Office of the Attorney General
Mr. Fred Toler
Opinion No. JM-1139
Re: Whether a public security officer employed by the state or a political subdivision is subject to licensing by the Commission on Law Enforcement Officer Standards and Education (RQ-1809)
Dear Mr. Toler:
You ask whether a public security officer employed by the state or a political subdivision is subject to licensing by the Commission on Law Enforcement Officer Standards and Education.
In Attorney General Opinion JM-878 (1988) it was noted that the commission is charged with the responsibility of licensing public security officers and that the commission has established a set of licensing standards. See 37 T.A.C. s 211.101.
Public security officer is defined in section 415.001 of the Government Code, as follows:
'Public security officer,' for the purposes of this Act, means any person employed or appointed as an armed security officer by the state or any political subdivision of the state, but does not include security officers employed by private security companies who contract with the state or any political subdivision of the state to provide security services for the entity. (Emphasis added.)
Your concern is directed to instances where the legislature omits the word "armed" in authorizing the state or a political subdivision to employ "public security officers." You suggest that in such instances, the grant of authority to employ public security officers implies that the person will be armed.
It is impossible for us to formulate a rule that will apply to every statute authorizing the state or political subdivision to employ a public security officer. Each statute in question has to be examined to ascertain the intent of the legislature. We can, however, answer your question in regard to the specific statute you mention, article 1187f, V.T.C.S.
Article 1187f as amended by Senate Bill 844, see Acts 1989, 71st Leg., ch. 867, at 3858 (effective June 14, 1989), authorizes the board of a harbor and port facility in establishing a port security force "to employ one or more public security officers licensed by the Commission on Law Enforcement Officer Standards and Education."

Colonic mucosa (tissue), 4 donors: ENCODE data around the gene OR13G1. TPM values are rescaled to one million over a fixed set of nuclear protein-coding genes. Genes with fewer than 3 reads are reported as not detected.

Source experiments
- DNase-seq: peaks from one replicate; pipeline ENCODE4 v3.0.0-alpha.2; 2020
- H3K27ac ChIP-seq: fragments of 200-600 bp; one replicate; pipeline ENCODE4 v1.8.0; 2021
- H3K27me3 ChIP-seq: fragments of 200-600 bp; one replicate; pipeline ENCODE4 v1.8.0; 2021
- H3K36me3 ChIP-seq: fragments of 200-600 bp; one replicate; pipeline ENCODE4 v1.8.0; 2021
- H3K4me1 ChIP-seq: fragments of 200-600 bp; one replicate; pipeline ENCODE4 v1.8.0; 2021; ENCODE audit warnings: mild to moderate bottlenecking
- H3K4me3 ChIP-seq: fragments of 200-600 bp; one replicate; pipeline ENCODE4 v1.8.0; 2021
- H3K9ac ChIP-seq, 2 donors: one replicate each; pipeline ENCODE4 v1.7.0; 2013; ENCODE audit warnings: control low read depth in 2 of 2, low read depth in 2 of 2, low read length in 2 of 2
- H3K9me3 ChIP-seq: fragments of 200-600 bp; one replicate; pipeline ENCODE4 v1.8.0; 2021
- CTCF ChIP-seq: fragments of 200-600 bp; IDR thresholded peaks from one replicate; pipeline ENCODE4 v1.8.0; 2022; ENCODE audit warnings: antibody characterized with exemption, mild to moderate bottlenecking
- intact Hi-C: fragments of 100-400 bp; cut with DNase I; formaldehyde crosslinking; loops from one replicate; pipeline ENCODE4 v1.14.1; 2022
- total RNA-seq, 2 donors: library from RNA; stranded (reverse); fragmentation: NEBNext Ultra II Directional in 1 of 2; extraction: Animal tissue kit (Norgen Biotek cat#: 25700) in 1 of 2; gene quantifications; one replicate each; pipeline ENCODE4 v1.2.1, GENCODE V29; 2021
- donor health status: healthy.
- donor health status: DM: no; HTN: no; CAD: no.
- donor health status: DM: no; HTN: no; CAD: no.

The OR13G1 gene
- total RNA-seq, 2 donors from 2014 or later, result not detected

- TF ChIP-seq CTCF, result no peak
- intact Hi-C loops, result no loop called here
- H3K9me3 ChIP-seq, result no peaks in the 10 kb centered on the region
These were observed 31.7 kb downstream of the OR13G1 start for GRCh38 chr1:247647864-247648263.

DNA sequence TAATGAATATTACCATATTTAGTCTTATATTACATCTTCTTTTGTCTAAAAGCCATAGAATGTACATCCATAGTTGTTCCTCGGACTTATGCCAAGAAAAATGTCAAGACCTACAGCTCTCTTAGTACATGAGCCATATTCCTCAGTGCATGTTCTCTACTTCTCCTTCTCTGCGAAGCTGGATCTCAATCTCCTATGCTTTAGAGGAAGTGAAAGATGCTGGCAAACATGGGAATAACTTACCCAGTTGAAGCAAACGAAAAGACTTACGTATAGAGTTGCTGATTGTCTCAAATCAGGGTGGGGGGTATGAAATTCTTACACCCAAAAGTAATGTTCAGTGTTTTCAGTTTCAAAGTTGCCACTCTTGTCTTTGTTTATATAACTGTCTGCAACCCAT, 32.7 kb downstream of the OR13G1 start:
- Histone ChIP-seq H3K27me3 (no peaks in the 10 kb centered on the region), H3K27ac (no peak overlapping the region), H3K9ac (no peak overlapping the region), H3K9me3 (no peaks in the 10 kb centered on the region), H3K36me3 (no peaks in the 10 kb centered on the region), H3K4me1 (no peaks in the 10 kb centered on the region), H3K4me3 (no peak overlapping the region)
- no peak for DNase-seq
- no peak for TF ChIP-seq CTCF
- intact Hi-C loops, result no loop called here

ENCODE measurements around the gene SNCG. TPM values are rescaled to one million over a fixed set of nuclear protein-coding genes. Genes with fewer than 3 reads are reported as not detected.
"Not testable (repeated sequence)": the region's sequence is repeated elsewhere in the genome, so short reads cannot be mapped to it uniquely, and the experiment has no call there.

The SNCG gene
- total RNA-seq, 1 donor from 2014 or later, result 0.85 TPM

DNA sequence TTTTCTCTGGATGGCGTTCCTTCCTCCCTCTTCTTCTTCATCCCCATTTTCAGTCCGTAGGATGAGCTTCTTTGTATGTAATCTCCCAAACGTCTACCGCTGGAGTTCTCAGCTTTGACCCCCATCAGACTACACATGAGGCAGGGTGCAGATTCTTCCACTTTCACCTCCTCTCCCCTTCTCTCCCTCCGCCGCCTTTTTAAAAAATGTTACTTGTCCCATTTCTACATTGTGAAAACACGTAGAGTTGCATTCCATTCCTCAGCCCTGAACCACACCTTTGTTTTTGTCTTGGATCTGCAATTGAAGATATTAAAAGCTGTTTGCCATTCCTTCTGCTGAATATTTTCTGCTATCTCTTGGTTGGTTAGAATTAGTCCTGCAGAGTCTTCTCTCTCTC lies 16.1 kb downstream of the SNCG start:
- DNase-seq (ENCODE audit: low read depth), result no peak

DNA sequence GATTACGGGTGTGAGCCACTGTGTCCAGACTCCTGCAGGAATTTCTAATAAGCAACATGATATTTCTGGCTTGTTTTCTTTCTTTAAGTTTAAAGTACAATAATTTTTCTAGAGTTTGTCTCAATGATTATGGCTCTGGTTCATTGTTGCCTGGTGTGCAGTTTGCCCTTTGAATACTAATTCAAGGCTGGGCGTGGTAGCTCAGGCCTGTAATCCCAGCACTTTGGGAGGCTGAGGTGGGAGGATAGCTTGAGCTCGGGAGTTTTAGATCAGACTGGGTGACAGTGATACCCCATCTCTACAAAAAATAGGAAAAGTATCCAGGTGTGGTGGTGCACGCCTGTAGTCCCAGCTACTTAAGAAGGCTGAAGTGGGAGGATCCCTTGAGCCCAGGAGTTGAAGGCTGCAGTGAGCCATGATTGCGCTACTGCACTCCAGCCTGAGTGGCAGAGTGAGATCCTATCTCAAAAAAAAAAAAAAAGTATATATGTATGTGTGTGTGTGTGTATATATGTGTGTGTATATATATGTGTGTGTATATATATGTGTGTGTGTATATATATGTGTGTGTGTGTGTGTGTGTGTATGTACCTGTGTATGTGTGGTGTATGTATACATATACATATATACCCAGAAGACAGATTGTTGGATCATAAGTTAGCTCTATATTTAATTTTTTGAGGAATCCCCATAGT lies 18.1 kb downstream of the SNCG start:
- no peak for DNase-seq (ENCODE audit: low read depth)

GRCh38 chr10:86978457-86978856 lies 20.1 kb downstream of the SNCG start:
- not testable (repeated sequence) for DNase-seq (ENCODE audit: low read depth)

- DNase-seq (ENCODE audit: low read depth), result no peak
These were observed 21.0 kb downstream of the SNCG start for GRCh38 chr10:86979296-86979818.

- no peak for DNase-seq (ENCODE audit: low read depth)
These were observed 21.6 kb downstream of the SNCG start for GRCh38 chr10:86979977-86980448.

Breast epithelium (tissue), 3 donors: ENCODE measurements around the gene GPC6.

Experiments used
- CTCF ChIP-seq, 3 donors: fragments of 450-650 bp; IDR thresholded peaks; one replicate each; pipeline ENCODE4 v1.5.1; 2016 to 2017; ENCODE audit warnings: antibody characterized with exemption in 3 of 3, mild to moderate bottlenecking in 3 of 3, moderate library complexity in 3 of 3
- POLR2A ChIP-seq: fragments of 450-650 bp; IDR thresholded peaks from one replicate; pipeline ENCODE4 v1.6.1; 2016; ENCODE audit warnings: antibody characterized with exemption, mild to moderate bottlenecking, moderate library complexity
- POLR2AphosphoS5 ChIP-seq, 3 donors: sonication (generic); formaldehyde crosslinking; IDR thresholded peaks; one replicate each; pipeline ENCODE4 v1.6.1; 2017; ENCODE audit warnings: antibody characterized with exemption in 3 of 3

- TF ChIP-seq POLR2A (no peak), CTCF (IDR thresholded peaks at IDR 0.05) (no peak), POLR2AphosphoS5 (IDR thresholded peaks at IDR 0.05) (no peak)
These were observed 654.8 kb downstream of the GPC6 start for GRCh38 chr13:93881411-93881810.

The amendment to article 1187f appears to have been in response to Attorney General Opinions JM-742 (1987) and JM-878 (1988). Attorney General Opinion JM- 742 concluded that the Port of Houston Authority did not have the requisite authority to hire "armed security guards" since law enforcement activities on the authority's property were statutorily limited to commissioned peace officers. Attorney General Opinion JM-878 concluded that the commission had no authority to license public security officers employed by the Port of Houston Authority since the authority was not statutorily empowered to hire this class of officers. After noting the statutory definition of public security officer, the opinion stated that the commission would have licensing authority if the Port of Houston were permitted to hire public security officers.
The purpose of the amendment as stated in the bill analysis to Senate Bill 844 provides:
SB 844 amends existing law to specifically authorize harbor and port facility boards to employ public security officers licensed by the Commission on Law Enforcement Standards and Education.
We believe that the legislature in providing harbor and port boards with authority to employ public security officers licensed by the commission evidenced an intent that the officers appointed or employed be armed security officers, since this is the only class of security officers subject to being licensed by the commission.
A public security officer employed by the board of a harbor and port facility pursuant to article 1187f, V.T.C.S., as amended by the 71st Legislature, is an armed security officer subject to licensing by the Commission on Law Enforcement Standards and Education.
Very truly yours,
Attorney General of Texas
First Assistant Attorney General
Judge Zollie Steakley
Special Assistant Attorney General
Chairman, Opinion Committee
Tom G. Davis
Assistant Attorney General